2. Top trends in health information & communications technology for 2017

By Peter Edelstein, MD | 10 January 2017

© istock.com/exdez

Peter Edelstein, MDWith all of the new “smart” information and communications technology (ICT) available today, it’s easy to make the wrong strategic decisions. To achieve sustainable, high quality, cost-efficient healthcare, leaders must understand when and where to invest. Here, Dr. Peter Edelstein, Chief Medical Officer for Clinical Solutions at Elsevier, gives his recommendations, followed by forecasts by the winners and finalists of the 2016 HIMSS-Elsevier Digital Healthcare Awards competition.


3. Three facts about gender equality in science and health

By Chrysanne Lowe | 24 August 2017

<strong>Fact 2: Women punch above their weight when producing impactful science in the US </strong> (Source: <a target="_blank" href="https://www.elsevier.com/__data/assets/pdf_file/0010/297253/RI_GenderReport_2017_Leaflet_A4_Digital_v2.pdf?utm_source=EC&utm_medium=EC-listicle&utm_campaign=EC-listicle">Infographic</a> based on findings from <em>Gender in the Global Research Landscape</em>, Elsevier 2017)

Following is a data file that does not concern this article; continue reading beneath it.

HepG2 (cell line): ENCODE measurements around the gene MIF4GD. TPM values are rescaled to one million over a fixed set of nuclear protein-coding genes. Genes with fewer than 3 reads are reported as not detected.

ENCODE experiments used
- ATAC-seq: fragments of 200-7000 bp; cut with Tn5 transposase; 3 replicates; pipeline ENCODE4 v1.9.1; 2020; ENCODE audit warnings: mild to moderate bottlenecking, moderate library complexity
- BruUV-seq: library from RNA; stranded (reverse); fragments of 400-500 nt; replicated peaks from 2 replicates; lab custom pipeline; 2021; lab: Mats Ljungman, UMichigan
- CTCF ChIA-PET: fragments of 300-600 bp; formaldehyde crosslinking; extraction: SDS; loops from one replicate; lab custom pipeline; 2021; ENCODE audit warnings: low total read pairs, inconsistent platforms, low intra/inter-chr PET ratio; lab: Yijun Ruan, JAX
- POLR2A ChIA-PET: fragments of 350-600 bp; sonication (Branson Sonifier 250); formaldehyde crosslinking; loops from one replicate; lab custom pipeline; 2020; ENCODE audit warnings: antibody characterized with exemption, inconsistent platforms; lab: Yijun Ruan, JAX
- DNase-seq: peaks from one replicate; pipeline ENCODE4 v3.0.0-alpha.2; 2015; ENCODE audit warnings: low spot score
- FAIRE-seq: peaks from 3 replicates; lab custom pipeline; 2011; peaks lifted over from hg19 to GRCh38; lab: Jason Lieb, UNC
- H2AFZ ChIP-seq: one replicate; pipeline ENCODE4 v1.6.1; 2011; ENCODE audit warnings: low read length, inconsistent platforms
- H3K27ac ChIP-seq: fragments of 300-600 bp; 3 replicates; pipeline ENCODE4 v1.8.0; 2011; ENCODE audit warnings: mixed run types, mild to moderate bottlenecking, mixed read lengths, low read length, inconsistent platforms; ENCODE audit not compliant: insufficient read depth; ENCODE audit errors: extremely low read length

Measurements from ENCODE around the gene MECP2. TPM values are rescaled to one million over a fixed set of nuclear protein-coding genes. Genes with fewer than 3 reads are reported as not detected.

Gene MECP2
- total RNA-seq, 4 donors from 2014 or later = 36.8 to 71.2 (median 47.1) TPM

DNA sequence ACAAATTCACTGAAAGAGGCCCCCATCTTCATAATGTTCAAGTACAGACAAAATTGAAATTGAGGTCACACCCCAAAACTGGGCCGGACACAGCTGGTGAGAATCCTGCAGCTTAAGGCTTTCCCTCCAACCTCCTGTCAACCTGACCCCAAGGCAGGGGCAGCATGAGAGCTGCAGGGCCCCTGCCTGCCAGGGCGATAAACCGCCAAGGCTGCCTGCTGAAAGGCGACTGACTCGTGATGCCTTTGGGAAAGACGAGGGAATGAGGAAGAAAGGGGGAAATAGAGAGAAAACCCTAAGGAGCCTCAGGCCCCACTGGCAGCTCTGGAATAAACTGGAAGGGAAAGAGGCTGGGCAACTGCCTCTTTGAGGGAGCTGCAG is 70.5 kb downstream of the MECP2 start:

Gender equality has captured the attention of research institutions worldwide. In science, evidence points to better results when women are included as researchers and research subjects. So how can we move toward gender equality? As Elsevier's Chrysanne Lowe writes:

Much of the gender disparity discussion in science and health is driven by experience and speculation. But successful leaders use data and facts to frame discussions, mobilize action and shape policy.

As an information analytics company, Elsevier investigated the state of gender representation in research in 12 countries and regions over two decades. Based on 20 years of data from Scopus and ScienceDirect, the report provides insight and context as you lead your organization forward on an issue that has captured the attention of institutions worldwide.

This story features three highlights of that report.


4. Gender & Science Resource Center

By the Elsevier Community | 7 March 2017